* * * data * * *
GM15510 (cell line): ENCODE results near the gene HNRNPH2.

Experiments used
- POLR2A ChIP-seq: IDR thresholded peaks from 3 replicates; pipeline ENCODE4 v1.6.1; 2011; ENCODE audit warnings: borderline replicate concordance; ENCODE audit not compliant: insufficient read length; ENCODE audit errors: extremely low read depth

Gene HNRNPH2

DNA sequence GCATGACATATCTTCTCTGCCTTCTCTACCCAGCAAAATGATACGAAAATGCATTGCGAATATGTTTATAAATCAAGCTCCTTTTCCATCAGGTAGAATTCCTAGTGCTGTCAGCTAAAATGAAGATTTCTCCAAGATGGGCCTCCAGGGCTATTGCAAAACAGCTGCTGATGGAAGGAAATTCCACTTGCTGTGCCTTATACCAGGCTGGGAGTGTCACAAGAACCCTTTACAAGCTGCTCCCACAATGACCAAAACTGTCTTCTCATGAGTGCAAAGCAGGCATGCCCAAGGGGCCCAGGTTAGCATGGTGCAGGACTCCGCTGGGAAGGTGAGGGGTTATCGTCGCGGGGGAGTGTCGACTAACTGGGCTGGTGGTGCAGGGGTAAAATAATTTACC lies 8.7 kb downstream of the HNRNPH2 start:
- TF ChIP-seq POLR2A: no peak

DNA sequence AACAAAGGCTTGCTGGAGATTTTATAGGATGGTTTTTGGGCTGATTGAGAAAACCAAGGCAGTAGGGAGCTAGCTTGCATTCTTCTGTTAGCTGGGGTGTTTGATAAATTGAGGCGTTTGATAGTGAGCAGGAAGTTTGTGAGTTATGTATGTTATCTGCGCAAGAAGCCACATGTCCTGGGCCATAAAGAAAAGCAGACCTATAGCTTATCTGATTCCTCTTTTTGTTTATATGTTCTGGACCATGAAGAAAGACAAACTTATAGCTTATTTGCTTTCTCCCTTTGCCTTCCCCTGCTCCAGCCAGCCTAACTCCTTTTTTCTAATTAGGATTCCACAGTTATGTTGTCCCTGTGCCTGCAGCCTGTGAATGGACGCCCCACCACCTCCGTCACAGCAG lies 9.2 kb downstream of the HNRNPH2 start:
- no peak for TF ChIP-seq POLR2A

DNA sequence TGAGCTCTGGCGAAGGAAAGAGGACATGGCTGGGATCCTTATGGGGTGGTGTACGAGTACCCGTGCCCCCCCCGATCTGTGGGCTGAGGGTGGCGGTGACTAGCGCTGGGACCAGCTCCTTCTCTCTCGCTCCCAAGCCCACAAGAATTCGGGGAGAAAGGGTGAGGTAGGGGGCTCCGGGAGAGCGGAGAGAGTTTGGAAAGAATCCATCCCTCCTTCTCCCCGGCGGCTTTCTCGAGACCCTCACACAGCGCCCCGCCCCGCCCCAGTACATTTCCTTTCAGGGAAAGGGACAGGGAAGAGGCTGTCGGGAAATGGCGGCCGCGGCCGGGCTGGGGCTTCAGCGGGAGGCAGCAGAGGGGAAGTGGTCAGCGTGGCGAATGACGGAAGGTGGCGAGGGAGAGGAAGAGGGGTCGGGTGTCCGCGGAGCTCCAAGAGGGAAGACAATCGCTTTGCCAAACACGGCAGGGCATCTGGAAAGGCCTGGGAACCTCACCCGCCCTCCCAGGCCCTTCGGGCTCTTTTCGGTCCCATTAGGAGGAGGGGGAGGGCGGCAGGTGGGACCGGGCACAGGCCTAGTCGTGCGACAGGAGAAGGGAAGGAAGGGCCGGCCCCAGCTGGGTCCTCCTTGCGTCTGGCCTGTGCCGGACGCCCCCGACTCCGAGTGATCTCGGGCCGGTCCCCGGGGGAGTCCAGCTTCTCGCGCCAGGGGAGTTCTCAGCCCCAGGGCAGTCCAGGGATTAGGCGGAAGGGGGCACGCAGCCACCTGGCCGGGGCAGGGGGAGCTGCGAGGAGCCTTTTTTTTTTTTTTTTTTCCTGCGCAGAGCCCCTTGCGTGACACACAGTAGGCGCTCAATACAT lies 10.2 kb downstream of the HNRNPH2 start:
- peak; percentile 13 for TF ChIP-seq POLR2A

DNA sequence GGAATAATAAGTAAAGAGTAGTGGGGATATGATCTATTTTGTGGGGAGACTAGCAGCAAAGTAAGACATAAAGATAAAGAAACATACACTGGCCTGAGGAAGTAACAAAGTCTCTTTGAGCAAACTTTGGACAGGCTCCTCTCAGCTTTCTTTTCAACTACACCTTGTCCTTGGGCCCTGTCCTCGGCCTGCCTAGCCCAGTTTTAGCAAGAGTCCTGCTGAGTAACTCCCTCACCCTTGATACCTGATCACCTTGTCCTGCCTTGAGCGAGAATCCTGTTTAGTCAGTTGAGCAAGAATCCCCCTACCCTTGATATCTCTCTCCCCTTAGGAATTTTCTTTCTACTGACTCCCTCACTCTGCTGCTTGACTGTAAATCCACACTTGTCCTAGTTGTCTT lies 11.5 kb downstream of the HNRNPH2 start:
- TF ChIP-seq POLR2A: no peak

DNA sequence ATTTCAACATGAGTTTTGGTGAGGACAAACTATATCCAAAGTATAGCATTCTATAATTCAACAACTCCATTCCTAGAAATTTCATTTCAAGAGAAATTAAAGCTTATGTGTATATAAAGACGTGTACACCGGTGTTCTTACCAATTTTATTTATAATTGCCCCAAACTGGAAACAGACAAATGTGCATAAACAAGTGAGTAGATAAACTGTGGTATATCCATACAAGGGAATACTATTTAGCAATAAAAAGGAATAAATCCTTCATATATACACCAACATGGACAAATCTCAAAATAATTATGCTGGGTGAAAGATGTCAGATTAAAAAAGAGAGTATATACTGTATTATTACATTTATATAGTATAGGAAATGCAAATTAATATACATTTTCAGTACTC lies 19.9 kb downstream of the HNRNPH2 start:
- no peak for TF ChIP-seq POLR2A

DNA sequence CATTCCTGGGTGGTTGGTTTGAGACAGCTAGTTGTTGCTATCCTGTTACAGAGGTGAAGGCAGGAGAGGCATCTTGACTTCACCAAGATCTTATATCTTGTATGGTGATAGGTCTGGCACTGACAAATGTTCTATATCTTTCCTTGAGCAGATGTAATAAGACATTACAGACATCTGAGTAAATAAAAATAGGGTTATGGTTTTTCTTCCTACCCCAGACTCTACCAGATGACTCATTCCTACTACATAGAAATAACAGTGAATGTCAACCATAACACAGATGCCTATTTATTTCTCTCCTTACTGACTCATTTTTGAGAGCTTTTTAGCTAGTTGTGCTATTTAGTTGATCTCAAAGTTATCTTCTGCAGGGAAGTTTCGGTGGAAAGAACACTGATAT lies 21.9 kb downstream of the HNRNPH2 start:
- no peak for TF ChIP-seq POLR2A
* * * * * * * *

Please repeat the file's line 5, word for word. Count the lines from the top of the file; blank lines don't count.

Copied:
DNA sequence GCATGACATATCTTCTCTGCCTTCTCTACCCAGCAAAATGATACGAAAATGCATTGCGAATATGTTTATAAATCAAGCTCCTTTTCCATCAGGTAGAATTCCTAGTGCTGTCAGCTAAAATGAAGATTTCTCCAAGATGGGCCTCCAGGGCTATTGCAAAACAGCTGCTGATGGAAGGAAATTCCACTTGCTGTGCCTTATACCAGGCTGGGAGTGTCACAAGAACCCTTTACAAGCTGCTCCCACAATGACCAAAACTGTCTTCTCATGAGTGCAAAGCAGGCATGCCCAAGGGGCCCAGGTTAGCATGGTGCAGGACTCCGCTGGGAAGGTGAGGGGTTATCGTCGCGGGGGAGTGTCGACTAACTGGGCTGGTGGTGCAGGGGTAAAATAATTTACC lies 8.7 kb downstream of the HNRNPH2 start: